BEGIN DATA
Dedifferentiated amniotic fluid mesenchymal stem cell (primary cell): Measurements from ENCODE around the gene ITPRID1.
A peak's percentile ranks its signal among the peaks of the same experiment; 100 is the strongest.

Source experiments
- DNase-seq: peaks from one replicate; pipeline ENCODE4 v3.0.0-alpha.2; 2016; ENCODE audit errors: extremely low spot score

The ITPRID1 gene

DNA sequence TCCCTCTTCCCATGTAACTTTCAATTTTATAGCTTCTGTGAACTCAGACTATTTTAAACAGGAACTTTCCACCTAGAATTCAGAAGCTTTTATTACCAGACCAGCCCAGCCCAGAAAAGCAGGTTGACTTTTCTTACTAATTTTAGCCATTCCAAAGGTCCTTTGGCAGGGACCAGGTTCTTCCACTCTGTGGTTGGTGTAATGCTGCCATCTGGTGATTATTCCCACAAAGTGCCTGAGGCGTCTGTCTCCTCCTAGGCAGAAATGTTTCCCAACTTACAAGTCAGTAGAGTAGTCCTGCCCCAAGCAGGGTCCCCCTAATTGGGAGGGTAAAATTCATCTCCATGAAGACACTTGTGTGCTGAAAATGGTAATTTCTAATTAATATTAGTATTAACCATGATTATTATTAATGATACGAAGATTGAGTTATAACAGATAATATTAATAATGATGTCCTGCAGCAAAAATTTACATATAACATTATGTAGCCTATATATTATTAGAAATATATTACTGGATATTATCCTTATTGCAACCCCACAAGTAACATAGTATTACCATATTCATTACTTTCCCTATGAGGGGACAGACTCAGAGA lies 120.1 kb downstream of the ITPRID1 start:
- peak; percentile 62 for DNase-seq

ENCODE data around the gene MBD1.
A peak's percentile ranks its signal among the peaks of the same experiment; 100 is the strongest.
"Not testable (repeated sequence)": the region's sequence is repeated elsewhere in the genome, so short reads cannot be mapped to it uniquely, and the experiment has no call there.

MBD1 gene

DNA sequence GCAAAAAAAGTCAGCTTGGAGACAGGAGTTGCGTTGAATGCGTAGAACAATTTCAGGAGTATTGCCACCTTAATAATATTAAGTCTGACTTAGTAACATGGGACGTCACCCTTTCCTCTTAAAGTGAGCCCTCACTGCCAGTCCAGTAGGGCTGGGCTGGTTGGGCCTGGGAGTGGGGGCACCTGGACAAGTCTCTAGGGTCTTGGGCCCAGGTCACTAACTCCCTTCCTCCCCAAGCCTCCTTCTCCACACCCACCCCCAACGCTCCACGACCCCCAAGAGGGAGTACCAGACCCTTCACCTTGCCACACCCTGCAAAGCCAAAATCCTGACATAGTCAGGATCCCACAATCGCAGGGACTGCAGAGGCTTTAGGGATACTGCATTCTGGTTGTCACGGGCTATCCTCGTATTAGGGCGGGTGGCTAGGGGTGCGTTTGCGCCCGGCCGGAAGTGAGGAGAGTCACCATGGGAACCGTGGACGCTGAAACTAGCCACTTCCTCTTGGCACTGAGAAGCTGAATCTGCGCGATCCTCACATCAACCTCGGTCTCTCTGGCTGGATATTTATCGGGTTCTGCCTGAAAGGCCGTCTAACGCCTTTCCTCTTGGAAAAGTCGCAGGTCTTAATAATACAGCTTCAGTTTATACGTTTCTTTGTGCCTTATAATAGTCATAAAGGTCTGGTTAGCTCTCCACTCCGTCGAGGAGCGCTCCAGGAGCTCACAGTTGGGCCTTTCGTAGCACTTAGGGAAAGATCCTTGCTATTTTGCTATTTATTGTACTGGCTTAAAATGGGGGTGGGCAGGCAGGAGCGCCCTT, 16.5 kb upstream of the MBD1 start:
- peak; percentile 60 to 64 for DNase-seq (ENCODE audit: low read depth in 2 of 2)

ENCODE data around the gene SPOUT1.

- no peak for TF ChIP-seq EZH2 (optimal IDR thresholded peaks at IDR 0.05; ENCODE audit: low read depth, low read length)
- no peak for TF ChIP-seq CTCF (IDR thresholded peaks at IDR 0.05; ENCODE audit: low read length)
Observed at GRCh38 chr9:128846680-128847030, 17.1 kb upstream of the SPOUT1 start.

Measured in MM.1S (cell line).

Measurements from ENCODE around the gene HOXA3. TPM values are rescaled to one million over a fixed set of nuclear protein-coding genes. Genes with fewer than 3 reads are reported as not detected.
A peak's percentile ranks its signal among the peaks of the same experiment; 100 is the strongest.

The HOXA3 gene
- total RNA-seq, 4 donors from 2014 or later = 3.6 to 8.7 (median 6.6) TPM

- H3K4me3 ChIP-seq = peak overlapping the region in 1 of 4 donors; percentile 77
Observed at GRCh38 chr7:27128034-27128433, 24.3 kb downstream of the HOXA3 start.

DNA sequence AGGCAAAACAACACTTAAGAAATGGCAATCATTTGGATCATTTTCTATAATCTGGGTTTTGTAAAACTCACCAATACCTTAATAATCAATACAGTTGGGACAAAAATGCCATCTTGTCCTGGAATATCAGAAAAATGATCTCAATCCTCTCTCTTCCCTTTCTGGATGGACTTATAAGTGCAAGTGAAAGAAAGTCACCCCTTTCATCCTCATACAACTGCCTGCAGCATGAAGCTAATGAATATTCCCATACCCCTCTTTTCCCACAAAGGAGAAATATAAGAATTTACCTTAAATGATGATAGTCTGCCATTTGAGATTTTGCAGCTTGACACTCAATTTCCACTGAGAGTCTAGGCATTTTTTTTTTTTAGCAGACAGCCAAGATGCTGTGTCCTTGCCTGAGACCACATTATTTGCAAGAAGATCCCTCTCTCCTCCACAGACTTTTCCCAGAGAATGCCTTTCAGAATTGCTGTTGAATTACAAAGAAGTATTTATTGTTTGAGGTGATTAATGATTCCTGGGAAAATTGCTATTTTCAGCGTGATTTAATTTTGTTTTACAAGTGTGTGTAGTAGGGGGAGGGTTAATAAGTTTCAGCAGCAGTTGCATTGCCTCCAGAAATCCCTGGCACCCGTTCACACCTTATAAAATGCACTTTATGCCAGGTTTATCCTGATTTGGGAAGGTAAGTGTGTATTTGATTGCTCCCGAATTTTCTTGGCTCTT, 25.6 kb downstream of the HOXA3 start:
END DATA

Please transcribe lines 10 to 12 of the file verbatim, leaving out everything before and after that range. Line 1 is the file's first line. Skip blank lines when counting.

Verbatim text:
"Not testable (repeated sequence)": the region's sequence is repeated elsewhere in the genome, so short reads cannot be mapped to it uniquely, and the experiment has no call there.

MBD1 gene

DNA sequence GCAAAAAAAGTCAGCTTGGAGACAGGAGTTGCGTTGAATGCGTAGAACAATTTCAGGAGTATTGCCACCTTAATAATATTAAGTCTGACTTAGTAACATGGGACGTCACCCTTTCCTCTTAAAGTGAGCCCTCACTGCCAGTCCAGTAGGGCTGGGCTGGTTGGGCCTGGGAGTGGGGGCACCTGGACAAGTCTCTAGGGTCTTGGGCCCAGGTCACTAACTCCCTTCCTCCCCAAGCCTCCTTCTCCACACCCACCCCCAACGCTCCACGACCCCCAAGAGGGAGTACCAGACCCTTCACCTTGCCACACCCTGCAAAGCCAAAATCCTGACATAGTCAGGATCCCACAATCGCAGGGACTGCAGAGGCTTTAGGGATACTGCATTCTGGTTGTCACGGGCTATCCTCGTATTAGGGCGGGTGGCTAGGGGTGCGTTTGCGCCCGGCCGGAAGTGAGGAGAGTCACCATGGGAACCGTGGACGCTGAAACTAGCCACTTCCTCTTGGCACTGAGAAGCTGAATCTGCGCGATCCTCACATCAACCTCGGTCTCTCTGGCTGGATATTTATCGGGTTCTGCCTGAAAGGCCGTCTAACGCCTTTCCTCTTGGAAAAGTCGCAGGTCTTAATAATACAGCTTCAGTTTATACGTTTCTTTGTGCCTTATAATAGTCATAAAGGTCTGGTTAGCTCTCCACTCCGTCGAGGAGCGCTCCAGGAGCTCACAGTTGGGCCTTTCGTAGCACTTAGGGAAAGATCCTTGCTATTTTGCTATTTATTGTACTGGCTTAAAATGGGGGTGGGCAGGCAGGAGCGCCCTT, 16.5 kb upstream of the MBD1 start: